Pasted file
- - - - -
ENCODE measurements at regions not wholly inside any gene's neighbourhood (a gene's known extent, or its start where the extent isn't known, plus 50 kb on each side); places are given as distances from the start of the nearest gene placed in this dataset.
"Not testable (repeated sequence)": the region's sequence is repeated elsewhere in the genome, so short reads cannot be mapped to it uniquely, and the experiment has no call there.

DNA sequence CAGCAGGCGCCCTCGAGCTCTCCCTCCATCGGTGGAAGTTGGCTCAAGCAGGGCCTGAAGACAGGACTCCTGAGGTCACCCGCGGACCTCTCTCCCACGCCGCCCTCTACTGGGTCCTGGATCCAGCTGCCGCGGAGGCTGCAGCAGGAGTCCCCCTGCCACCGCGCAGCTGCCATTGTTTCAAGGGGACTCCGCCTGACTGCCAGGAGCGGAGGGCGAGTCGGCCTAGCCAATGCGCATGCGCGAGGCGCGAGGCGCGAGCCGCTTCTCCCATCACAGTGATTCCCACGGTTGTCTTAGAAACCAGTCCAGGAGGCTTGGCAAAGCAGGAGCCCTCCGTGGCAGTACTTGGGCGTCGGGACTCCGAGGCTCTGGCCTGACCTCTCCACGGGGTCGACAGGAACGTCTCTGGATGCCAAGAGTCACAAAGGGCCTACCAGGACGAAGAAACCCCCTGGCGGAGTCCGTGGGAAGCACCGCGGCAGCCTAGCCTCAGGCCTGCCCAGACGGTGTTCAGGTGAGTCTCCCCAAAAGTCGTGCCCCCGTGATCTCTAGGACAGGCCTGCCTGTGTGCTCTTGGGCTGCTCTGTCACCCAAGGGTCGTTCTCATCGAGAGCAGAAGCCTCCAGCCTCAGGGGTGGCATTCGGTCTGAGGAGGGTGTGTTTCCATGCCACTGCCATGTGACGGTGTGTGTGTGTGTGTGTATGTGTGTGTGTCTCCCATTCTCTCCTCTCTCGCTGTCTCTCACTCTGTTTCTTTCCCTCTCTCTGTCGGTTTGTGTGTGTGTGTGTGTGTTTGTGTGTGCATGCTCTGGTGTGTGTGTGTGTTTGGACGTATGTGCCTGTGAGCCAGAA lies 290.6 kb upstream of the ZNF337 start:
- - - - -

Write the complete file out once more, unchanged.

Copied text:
ENCODE measurements at regions not wholly inside any gene's neighbourhood (a gene's known extent, or its start where the extent isn't known, plus 50 kb on each side); places are given as distances from the start of the nearest gene placed in this dataset.
"Not testable (repeated sequence)": the region's sequence is repeated elsewhere in the genome, so short reads cannot be mapped to it uniquely, and the experiment has no call there.

DNA sequence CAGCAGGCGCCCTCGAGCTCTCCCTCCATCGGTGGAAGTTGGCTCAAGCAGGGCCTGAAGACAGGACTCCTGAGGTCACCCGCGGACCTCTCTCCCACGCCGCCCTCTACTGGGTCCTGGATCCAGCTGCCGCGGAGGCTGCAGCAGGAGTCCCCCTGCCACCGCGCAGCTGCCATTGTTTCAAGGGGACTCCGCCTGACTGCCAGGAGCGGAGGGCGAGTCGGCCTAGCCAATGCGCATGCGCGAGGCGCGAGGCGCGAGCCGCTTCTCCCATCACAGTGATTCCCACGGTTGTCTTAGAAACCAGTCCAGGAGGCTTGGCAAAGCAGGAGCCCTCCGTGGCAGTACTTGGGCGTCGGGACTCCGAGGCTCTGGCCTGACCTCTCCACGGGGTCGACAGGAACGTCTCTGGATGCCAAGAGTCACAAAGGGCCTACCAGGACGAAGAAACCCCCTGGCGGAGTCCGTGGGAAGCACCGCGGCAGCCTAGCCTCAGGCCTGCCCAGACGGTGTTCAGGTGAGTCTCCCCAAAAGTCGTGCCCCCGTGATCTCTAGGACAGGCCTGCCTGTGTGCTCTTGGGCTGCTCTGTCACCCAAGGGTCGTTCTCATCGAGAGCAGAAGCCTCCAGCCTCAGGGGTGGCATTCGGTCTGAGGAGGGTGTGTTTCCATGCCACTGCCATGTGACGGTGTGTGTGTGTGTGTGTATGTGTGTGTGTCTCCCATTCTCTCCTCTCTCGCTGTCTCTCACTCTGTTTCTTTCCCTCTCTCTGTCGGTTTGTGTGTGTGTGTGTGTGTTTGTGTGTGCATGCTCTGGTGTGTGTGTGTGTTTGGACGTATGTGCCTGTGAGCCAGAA lies 290.6 kb upstream of the ZNF337 start: